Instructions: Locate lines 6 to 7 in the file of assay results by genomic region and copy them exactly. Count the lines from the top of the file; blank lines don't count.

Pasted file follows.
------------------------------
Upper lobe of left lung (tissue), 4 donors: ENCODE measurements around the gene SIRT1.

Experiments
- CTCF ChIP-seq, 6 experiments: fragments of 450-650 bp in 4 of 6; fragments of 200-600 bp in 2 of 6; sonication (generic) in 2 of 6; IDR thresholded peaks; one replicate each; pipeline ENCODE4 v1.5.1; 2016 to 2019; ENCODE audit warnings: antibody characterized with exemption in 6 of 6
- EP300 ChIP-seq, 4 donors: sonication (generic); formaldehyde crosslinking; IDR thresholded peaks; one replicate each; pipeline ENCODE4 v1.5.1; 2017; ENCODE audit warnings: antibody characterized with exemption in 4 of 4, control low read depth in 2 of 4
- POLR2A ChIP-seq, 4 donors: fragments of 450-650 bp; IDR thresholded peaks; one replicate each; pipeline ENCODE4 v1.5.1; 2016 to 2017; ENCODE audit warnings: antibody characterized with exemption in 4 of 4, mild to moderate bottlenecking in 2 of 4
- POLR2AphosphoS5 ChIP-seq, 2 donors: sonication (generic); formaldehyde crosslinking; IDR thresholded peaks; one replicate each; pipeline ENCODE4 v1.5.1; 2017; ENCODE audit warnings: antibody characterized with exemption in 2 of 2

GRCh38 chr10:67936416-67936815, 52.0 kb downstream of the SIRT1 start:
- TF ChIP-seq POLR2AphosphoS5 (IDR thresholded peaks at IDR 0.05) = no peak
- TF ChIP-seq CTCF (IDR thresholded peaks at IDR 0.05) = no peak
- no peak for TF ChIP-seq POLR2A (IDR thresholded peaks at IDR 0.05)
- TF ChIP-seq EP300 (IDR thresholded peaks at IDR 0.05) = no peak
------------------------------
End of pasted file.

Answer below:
- POLR2AphosphoS5 ChIP-seq, 2 donors: sonication (generic); formaldehyde crosslinking; IDR thresholded peaks; one replicate each; pipeline ENCODE4 v1.5.1; 2017; ENCODE audit warnings: antibody characterized with exemption in 2 of 2

GRCh38 chr10:67936416-67936815, 52.0 kb downstream of the SIRT1 start: